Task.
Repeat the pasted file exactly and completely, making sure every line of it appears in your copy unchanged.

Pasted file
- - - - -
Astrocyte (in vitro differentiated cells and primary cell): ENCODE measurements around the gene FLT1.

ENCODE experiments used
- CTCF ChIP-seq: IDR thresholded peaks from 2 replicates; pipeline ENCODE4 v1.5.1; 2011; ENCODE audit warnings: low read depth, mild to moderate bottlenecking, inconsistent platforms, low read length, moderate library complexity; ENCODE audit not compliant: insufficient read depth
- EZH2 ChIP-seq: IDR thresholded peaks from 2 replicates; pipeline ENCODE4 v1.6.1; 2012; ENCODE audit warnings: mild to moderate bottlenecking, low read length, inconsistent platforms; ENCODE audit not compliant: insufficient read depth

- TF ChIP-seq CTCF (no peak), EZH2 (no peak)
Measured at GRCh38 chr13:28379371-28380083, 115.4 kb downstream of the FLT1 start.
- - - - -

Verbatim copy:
Astrocyte (in vitro differentiated cells and primary cell): ENCODE measurements around the gene FLT1.

ENCODE experiments used
- CTCF ChIP-seq: IDR thresholded peaks from 2 replicates; pipeline ENCODE4 v1.5.1; 2011; ENCODE audit warnings: low read depth, mild to moderate bottlenecking, inconsistent platforms, low read length, moderate library complexity; ENCODE audit not compliant: insufficient read depth
- EZH2 ChIP-seq: IDR thresholded peaks from 2 replicates; pipeline ENCODE4 v1.6.1; 2012; ENCODE audit warnings: mild to moderate bottlenecking, low read length, inconsistent platforms; ENCODE audit not compliant: insufficient read depth

- TF ChIP-seq CTCF (no peak), EZH2 (no peak)
Measured at GRCh38 chr13:28379371-28380083, 115.4 kb downstream of the FLT1 start.